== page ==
Not every investor has the same investment timeline. Some stock market traders move in and out of stocks in a few seconds. Others turn their investment portfolios over several times a year. Still others, like billionaire investor Warren Buffet, keep equities in their portfolios for many years. The history of the market suggests short-term investors may be subject to considerable volatility, but very long-term investors benefit from the market's long history of upward-rising values and long-term stability.
Long-Term Average Return
The Standard & Poor’s 500 index is a broadly diversified index of 500 large U.S. corporations. Investors often use the S&P 500 index as a gauge of the overall stock market. Since 1950, as Simple Stock Investing notes, the S&P 500 has gained an average of 11 percent annually. These returns are compounded. One dollar invested in 1950 returned $500 by 2010.
Stock Market Cycles
Although an 11 percent return is excellent, this is an average over a very long period of time. Over shorter periods of time, an investor might do considerably better or considerably worse. For the 10-year period beginning in 1990, data collected by Robert Shiller and Standard and Poor's, cited in Simple Stock Investing, indicate the S&P 500 returned over 18 percent annually. For the 10-year period beginning in 2000, however, the S&P 500 returned -1 percent. The stock market moves upward and downward cyclically, and these cycles are several years long.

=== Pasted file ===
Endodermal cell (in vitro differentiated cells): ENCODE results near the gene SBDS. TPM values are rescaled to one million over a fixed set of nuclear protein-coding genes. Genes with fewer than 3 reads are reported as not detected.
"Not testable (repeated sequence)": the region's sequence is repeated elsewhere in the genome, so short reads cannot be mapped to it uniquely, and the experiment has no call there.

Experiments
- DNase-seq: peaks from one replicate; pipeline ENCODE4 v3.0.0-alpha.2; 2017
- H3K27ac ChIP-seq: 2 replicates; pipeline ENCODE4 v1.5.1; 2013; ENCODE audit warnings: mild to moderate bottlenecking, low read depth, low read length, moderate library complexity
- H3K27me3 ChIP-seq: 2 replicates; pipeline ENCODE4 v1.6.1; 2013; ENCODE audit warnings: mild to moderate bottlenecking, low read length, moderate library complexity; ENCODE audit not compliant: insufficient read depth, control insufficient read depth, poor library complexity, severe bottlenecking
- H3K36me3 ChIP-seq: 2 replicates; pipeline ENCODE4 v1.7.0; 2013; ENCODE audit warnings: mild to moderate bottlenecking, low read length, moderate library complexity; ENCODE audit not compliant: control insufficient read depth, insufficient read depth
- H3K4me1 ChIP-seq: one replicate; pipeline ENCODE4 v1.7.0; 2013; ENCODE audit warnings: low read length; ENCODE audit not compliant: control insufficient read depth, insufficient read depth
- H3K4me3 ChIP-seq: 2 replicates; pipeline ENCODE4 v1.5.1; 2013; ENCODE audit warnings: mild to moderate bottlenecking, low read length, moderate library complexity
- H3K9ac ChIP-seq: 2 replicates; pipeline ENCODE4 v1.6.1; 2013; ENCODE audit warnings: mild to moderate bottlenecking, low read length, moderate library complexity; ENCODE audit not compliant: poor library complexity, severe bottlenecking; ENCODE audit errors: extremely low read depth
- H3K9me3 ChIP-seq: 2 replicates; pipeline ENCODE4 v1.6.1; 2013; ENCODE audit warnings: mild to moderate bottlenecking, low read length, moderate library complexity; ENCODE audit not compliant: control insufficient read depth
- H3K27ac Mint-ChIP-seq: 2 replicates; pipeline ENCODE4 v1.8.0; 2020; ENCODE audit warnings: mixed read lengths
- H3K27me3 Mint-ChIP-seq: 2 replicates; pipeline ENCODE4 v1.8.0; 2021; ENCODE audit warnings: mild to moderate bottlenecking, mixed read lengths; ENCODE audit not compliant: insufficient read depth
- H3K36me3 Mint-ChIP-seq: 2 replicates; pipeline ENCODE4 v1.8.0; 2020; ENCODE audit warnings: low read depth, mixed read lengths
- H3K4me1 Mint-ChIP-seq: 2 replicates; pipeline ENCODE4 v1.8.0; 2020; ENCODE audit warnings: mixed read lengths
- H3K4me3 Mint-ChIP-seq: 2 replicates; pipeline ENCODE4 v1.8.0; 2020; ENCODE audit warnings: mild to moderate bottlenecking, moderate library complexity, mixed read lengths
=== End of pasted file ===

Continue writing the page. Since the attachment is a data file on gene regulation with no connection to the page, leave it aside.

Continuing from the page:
Long Bear Markets
There is widespread disagreement about exactly how long the average market periods of expansion or contraction last, but widespread agreement about the general trend. On average, a bull market expansion lasts between 35 and 54 months. The average bear market period of contraction lasts about 15 to 20 months. A few bull and bear markets, however, last considerably longer. If you begin investing at what turns out to be the beginning of a long bear market, your returns, even after 10 years, may be far less than the long-term 11 percent average. As in the decade beginning in 2000, your returns may be negative.
Long-Term Stability Versus Short-Term Volatility
If you're a relatively young investor, you have a long run of investing ahead of you -- perhaps as much as 30 or 40 years. This is fortunate, because in the very long run, the stock market is fundamentally stable. As Standard and Poor's and Shiller's statistic indicate, since 1950, every 30-year period in the S&P 500 yielded positive gains. While no one can predict the future of the stock market, the market's history of long-term stability and gains suggests that if you regularly invest and stay invested in the stock market over the very long term, you are likely to do well.
- SimpleStockInvesting: S&P 500: Total and Inflation-Adjusted Historical Returns
- AssymetryObservations: The Real Length of the Average Bull Market
- The Market Oracle: Stocks Secular Bull and Bear Markets
- U.S. Securities and Exchange Commission: Financial Navigating in the Current Economy: Ten Things to Consider Before You Make Investing Decisions
Patrick Gleeson received a doctorate in 18th century English literature at the University of Washington. He served as a professor of English at the University of Victoria and was head of freshman English at San Francisco State University. Gleeson is the director of technical publications for McClarie Group and manages an investment fund. He is a Registered Investment Advisor.